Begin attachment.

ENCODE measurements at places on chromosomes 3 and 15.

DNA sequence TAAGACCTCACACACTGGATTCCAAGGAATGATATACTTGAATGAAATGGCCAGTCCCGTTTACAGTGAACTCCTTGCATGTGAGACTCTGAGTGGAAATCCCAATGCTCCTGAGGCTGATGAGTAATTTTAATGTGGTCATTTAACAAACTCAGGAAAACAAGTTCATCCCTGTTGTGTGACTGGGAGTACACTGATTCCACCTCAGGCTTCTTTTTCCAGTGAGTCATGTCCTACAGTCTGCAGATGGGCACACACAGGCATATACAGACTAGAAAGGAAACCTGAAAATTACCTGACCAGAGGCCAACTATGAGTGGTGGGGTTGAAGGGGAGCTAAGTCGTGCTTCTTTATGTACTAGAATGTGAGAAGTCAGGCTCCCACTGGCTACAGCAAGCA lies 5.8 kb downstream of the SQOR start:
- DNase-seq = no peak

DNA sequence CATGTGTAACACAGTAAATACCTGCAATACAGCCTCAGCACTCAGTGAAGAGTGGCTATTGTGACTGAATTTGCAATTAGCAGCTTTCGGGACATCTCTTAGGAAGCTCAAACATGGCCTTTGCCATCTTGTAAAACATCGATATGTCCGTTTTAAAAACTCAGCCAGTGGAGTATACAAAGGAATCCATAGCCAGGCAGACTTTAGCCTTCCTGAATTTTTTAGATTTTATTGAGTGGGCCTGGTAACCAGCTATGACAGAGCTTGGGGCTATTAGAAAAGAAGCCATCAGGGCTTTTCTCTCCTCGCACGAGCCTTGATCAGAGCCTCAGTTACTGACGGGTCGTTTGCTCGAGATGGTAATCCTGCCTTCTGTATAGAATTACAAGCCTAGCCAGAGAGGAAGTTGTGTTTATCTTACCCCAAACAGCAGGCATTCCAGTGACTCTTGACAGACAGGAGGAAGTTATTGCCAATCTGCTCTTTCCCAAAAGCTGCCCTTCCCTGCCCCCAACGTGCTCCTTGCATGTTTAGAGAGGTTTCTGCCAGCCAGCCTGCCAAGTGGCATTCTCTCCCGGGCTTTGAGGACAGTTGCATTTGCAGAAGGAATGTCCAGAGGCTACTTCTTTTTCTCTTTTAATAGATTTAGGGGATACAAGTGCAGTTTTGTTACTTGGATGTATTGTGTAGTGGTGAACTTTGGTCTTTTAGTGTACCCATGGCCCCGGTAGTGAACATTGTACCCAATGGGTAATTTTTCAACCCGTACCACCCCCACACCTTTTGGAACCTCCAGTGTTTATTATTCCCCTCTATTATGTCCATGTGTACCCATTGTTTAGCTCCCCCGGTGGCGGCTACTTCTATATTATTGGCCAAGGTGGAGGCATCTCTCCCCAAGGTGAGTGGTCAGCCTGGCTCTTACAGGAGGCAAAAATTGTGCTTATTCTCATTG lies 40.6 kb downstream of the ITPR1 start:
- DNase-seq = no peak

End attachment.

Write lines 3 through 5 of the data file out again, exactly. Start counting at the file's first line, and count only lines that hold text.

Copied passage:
- DNase-seq = no peak

DNA sequence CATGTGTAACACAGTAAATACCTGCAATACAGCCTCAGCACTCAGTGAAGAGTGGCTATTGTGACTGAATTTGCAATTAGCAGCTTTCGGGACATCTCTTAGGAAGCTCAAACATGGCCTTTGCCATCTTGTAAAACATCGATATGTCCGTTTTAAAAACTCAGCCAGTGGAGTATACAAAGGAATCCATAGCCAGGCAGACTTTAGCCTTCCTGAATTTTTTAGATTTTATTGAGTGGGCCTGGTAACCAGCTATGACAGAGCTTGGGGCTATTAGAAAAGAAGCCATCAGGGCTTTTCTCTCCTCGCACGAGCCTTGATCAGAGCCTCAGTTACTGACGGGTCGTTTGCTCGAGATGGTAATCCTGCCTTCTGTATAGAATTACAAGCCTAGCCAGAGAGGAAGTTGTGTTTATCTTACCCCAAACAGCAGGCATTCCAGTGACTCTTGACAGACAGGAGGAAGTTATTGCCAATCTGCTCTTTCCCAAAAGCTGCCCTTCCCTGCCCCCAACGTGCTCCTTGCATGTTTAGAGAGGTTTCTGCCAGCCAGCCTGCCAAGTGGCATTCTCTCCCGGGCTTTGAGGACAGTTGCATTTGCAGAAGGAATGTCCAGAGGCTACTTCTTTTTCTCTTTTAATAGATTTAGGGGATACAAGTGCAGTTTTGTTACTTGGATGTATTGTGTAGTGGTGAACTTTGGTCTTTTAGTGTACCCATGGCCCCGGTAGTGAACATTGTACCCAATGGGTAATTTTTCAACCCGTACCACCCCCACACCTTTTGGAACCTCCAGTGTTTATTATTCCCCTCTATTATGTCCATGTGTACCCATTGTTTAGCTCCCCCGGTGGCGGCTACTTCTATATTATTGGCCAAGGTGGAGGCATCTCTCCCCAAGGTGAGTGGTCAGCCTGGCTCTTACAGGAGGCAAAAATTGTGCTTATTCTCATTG lies 40.6 kb downstream of the ITPR1 start:
- DNase-seq = no peak